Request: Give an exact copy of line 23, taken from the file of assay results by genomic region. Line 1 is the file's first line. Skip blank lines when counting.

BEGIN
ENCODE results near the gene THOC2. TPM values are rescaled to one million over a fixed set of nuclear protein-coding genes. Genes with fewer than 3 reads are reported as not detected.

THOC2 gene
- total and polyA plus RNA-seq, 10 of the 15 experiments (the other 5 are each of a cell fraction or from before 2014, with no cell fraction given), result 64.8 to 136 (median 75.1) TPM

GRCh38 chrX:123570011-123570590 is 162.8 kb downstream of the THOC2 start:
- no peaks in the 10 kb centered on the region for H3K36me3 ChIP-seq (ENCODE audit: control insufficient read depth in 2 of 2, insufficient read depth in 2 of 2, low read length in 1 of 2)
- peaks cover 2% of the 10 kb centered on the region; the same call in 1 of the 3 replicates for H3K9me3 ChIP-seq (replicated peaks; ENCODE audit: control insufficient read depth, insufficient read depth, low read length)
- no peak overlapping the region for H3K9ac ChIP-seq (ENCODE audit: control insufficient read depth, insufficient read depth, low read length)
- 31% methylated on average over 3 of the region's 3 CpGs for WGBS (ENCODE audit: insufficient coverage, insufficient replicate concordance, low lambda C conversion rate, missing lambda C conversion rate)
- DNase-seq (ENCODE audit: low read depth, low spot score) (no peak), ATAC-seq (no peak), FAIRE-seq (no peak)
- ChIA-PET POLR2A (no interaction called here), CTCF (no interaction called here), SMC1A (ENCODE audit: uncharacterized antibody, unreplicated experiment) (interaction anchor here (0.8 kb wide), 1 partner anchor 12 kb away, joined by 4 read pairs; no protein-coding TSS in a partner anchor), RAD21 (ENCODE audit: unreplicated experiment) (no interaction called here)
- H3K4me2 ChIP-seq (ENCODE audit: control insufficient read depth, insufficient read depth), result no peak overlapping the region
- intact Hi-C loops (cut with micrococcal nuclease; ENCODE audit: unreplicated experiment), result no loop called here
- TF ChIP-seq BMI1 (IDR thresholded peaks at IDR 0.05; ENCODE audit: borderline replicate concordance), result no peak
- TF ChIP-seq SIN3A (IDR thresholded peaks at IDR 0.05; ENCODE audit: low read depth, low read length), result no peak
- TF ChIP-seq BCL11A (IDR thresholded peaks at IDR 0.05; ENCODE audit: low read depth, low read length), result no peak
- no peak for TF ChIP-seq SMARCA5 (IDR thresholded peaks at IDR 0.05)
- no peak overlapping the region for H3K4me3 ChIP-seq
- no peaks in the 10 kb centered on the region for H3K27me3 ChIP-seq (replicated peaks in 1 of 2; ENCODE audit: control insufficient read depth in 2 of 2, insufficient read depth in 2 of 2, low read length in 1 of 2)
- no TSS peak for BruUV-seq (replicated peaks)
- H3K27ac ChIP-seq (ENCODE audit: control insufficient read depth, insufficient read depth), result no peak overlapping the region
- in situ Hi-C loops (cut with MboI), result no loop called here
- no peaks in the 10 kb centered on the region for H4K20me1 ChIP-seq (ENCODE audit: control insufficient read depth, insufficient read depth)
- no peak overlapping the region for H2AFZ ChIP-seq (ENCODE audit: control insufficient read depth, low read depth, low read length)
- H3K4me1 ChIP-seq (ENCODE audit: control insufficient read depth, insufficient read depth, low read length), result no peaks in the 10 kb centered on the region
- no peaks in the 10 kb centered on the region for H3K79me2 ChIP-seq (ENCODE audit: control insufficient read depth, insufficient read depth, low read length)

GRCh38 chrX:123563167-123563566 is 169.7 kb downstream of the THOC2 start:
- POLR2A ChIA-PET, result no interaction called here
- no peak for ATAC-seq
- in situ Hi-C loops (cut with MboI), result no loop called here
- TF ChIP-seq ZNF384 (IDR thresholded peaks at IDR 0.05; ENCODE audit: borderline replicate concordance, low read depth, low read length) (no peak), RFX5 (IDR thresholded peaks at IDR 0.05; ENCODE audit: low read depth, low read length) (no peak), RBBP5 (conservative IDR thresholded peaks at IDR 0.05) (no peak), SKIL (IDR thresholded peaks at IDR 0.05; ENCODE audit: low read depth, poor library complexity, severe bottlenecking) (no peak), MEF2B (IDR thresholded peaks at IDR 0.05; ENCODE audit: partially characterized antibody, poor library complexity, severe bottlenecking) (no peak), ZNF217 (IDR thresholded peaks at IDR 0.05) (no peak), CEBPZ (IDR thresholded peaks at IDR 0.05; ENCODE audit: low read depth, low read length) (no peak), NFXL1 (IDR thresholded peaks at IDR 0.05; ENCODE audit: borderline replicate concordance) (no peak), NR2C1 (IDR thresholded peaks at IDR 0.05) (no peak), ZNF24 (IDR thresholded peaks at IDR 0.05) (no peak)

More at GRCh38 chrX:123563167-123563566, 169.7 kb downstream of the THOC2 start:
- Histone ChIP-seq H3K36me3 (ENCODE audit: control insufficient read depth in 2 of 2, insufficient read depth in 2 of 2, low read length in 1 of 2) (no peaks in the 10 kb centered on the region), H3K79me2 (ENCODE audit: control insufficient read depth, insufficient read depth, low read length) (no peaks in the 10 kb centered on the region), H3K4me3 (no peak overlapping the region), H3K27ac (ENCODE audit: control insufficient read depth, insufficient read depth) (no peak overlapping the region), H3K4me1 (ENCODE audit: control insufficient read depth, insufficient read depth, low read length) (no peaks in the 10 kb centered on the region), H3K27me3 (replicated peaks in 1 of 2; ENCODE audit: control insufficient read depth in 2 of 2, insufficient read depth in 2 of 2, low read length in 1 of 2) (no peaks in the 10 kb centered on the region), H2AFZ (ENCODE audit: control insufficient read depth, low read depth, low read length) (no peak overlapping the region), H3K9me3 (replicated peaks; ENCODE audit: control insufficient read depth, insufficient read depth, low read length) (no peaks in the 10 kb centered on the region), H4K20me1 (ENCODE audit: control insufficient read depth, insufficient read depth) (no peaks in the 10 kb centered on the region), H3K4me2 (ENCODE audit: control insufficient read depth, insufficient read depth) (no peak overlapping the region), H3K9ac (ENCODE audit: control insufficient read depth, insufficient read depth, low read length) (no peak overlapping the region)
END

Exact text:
- no peak overlapping the region for H2AFZ ChIP-seq (ENCODE audit: control insufficient read depth, low read depth, low read length)